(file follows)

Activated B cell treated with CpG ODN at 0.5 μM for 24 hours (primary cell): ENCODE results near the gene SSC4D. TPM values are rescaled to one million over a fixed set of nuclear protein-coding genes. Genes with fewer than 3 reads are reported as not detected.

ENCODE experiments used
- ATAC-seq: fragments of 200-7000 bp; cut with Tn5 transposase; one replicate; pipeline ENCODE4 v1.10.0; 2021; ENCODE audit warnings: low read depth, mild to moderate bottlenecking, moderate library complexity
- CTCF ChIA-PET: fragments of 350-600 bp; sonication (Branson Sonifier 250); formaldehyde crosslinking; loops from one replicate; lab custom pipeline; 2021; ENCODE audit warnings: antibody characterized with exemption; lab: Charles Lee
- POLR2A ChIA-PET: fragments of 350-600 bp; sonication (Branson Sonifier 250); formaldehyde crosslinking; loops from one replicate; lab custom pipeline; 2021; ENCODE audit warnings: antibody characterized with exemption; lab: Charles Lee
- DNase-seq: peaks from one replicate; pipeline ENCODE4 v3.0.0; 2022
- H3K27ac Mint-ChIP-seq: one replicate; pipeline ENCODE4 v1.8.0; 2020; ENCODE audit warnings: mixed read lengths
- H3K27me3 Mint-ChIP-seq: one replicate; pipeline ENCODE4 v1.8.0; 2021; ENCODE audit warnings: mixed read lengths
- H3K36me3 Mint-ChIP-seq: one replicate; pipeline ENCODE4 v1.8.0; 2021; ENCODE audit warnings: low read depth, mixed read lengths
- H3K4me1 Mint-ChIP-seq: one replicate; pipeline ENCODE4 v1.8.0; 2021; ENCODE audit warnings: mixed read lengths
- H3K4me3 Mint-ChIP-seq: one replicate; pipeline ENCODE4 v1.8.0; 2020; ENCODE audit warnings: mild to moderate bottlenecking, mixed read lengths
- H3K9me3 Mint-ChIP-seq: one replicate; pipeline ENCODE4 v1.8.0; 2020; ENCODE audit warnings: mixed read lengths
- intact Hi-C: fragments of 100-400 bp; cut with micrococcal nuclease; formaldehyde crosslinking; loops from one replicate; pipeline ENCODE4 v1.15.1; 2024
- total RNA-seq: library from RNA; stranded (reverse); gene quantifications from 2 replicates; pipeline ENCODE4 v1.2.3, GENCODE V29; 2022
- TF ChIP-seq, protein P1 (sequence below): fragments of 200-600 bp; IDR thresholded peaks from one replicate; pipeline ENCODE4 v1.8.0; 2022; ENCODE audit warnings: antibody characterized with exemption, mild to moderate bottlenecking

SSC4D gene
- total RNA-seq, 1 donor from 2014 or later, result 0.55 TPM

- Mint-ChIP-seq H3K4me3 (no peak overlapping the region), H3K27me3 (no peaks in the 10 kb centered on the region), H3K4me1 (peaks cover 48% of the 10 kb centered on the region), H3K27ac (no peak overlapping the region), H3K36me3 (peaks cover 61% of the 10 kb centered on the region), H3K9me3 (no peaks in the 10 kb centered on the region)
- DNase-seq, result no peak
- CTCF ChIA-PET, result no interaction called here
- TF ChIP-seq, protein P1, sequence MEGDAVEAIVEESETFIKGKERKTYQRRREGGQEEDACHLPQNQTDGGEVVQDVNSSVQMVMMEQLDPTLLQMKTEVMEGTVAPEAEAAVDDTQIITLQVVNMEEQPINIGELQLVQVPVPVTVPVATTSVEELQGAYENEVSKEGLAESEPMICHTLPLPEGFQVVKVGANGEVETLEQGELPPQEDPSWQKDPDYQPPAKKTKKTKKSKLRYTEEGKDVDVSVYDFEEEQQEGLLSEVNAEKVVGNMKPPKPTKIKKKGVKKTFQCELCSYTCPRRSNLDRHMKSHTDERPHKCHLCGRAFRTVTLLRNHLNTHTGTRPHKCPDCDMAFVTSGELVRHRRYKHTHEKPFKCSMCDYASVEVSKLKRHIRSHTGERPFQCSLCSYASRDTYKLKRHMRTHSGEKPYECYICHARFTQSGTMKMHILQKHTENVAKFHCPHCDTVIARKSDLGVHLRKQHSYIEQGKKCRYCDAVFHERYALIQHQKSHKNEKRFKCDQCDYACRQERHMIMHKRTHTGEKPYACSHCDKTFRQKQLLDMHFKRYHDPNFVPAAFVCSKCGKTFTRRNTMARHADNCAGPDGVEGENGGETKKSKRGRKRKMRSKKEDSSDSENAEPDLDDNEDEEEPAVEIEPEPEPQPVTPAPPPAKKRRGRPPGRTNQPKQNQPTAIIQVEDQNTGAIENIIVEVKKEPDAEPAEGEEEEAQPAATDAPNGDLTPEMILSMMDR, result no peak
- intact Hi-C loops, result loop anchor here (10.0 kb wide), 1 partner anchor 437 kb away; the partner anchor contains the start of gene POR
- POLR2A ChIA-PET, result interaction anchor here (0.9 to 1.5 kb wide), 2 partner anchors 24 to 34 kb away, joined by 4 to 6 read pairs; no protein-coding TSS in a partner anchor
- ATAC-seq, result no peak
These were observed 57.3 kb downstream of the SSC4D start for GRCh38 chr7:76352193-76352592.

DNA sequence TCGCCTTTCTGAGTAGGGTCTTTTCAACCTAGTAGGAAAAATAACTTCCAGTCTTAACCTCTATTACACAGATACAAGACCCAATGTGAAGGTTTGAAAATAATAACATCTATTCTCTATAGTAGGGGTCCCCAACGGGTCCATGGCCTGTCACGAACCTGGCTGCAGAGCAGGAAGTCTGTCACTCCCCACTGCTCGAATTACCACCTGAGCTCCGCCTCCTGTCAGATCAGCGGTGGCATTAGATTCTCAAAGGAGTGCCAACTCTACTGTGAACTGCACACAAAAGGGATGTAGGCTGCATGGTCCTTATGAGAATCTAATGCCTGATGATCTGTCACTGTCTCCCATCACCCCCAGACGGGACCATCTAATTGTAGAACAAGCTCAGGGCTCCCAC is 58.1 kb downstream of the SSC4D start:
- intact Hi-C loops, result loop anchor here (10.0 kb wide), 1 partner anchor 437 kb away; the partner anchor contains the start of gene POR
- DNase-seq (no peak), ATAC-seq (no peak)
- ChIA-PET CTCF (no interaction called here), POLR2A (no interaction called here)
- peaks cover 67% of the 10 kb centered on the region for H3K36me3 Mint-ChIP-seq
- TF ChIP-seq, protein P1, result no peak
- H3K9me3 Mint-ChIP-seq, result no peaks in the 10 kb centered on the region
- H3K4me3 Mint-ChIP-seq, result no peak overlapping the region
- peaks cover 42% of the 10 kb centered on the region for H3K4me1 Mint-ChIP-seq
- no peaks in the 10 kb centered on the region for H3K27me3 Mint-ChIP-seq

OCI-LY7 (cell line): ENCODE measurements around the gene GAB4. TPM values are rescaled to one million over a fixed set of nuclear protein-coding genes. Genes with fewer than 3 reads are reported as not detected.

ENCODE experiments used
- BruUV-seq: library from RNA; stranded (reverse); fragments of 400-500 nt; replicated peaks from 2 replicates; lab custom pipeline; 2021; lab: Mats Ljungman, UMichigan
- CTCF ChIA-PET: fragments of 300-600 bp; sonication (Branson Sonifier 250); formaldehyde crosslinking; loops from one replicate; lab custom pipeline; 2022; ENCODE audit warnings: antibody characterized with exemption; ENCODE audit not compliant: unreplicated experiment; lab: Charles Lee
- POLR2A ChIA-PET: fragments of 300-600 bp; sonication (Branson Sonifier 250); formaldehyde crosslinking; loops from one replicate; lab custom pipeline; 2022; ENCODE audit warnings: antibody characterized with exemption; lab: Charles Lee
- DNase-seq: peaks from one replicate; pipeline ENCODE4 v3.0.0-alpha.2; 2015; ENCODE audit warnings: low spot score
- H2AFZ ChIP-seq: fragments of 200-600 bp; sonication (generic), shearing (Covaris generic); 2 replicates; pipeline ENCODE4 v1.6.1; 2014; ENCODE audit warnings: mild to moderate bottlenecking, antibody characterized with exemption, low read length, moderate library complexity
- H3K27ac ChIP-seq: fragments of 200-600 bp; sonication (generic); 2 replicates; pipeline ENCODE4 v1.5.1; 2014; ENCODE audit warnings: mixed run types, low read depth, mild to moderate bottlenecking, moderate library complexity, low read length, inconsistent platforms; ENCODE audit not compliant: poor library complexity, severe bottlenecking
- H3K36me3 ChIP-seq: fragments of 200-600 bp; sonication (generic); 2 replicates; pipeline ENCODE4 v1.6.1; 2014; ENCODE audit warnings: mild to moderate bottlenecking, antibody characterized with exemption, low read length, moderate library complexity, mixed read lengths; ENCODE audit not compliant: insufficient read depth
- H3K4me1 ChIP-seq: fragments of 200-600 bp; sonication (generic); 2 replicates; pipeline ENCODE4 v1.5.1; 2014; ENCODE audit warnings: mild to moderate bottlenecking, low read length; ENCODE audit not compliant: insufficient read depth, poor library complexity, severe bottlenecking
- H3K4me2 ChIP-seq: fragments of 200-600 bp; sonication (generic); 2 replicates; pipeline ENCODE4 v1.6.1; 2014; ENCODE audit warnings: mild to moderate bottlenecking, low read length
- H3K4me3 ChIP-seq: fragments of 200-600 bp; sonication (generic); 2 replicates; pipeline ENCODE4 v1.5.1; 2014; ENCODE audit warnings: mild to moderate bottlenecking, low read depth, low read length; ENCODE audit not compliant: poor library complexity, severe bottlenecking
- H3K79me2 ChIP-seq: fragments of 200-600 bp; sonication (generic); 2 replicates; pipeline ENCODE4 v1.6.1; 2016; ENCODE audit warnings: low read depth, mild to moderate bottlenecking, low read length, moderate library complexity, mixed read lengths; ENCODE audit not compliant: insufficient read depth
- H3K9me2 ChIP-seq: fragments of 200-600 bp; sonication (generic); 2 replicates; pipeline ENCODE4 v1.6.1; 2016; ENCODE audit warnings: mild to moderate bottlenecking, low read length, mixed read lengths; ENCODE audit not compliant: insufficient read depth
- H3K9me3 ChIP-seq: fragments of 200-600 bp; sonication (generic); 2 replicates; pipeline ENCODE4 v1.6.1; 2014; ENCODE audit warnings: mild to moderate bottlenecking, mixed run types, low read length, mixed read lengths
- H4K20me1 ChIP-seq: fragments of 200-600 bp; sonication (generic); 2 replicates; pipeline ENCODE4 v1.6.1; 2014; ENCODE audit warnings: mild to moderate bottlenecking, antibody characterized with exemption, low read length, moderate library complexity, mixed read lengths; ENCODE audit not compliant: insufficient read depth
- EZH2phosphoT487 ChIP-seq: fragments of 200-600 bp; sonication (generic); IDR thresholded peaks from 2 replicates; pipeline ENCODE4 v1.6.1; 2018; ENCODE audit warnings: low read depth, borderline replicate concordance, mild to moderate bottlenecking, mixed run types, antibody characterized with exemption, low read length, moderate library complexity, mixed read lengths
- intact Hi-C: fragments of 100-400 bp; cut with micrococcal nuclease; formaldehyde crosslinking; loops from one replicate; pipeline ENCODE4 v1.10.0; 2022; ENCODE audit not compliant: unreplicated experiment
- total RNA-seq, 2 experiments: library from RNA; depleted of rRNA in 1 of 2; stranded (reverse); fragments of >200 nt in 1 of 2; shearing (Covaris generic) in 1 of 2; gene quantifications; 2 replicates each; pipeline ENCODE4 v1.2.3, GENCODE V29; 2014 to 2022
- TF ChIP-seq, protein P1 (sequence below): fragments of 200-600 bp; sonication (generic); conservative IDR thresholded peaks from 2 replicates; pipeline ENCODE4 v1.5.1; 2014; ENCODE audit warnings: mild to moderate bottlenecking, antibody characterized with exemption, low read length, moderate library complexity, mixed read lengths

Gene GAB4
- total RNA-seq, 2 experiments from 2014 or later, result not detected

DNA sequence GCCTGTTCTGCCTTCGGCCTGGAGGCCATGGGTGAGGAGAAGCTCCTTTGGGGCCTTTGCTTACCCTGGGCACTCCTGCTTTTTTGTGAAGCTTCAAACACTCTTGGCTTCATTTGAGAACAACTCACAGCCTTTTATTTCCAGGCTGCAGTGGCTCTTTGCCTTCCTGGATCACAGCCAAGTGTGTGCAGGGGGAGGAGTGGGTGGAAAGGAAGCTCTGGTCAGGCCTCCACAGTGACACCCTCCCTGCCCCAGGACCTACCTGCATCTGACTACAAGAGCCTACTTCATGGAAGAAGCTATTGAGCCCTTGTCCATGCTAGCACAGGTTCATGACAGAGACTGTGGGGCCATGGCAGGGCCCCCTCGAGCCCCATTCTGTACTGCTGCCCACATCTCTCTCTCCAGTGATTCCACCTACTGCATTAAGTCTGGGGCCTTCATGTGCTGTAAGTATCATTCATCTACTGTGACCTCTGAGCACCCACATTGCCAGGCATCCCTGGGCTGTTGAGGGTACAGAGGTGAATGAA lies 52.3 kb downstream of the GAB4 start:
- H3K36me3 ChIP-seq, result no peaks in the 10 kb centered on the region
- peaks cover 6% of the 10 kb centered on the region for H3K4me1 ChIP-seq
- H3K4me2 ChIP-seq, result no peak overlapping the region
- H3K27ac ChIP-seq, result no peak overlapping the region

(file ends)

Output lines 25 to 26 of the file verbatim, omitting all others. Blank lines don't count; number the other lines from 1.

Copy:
These were observed 57.3 kb downstream of the SSC4D start for GRCh38 chr7:76352193-76352592.

DNA sequence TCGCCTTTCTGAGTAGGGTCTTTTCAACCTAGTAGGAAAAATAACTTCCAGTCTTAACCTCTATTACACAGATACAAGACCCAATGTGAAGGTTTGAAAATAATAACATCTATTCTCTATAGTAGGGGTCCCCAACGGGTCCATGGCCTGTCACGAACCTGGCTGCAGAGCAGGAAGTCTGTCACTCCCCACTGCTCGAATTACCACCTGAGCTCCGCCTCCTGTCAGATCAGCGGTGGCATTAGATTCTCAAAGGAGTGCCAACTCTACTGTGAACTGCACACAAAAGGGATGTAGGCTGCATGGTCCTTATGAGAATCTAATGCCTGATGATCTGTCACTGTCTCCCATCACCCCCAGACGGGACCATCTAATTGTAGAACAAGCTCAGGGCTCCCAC is 58.1 kb downstream of the SSC4D start: